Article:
This holy month is significant to all Muslims. It is a time of spiritual unification as those who have travelled to the holy city of Makkah pray for their loved ones and for those suffering across the globe.

Each year when the month of Dhul Hijjah arrives, I revisit the words of the Prophet Muhammad (Peace be upon him) spoken in his last sermon on the plains of Mount Arafat in Makkah. It is of particular importance now to remember the legacy this great man left behind with his final and most lucrative speech. This sermon can be considered one of the earliest declarations of human rights, displaying a universal message that is still applicable after 1400 years.

The sermon represents the importance of universal values in the lives of all Muslims. In a time when Islam has become synonymous with the words terror and war. We only need to look back at the speech of the final Messenger to remind others of what our faith embodies. Yes, it can get tiresome and frustrating when we continuously find ourselves compelled to defend a faith followed by almost 1.6 billion of the world’s population, with majority of Muslims practicing their faith peacefully and adhering to the tenets revealed to the Prophet, but this time of year and the act of Hajj is a perfect exemplar of how peace, humanity and compassion are essential elements of Islam. Quarrelling and cursing are forbidden whilst performing the rites of pilgrimage. Exposure to violence and aggression has become ordinary with the news literally at our fingertips with the smartphone revolution, but Hajj prohibits anything that can manifest itself in the form of anger or violence regardless of how trivial it may.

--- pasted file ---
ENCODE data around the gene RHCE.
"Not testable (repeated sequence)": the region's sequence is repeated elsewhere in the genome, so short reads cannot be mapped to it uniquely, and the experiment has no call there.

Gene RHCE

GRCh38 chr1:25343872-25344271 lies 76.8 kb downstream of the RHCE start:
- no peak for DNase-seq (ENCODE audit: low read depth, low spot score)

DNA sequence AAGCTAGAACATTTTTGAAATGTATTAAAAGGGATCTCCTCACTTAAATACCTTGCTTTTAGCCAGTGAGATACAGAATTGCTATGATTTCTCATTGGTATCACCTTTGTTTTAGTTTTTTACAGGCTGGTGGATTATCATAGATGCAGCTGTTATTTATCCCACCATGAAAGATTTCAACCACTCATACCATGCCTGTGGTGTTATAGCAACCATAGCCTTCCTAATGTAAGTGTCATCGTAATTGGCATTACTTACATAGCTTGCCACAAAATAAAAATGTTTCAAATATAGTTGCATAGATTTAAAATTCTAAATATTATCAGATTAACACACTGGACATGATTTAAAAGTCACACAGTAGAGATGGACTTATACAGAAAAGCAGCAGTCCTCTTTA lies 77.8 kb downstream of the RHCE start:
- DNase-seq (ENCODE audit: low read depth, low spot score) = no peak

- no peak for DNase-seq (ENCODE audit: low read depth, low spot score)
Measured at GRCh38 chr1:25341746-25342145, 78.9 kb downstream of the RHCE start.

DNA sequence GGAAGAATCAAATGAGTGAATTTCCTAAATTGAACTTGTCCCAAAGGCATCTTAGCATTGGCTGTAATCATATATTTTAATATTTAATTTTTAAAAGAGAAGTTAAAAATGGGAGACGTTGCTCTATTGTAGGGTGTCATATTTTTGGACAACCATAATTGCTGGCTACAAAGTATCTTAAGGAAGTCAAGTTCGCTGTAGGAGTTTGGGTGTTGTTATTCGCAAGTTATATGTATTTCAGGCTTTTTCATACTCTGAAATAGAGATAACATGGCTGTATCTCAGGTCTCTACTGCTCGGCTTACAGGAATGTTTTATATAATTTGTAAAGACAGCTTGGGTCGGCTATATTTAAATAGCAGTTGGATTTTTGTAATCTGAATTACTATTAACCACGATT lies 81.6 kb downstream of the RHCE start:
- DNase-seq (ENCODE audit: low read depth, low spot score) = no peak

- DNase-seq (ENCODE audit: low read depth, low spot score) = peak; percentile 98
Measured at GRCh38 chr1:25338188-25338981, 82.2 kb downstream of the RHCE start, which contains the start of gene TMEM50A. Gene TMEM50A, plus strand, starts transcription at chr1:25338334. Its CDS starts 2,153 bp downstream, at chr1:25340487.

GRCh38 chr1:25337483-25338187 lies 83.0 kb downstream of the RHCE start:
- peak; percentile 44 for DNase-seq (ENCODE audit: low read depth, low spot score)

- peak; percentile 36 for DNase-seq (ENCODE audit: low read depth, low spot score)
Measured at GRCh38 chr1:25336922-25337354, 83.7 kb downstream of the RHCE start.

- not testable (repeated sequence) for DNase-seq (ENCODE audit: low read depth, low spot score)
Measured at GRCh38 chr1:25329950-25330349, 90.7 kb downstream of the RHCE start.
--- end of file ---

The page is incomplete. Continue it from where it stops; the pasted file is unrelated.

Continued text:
Hajj is the perfect opportunity to put the counsels given in the Prophet’s last sermon into action.

“Oh people, just as you regard this month, this day, this city as Sacred, so regard the life and property of every Muslim as a sacred trust. Return the goods entrusted to you to their rightful owners. Hurt no one so that no one may hurt you. Remember that you will indeed meet your Lord, and that He will indeed reckon your deeds,” prophet Muhammad (pbuh) said in the farewell’s sermon.

“All mankind is from Adam and Eve, an Arab has no superiority over a non-Arab nor a non-Arab has any superiority over an Arab; also a white has no superiority over black nor a black has any superiority over white except by piety (taqwa) and good action,” prophet Muhammad (pbuh) added.

The most beautiful aspect of Hajj is that it accentuates the oneness of man under the one God and the Prophet’s last sermon was a reaffirmation of this.

I’d like to send my best wishes to all those who have embarked on this life changing journey.

[symple_box color=”blue” text_align=”left” width=”100%” float=”none”]Nishaat Ismail
Nishaat Ismail is completing a MSc in Middle East in Global Politics: Islam, Conflict and Development at Birkbeck University of London. Nishaat has also a BA in History from the School of Oriental and African Studies (SOAS) in London. Nishaat specialises in the politics of the Middle East and North Africa.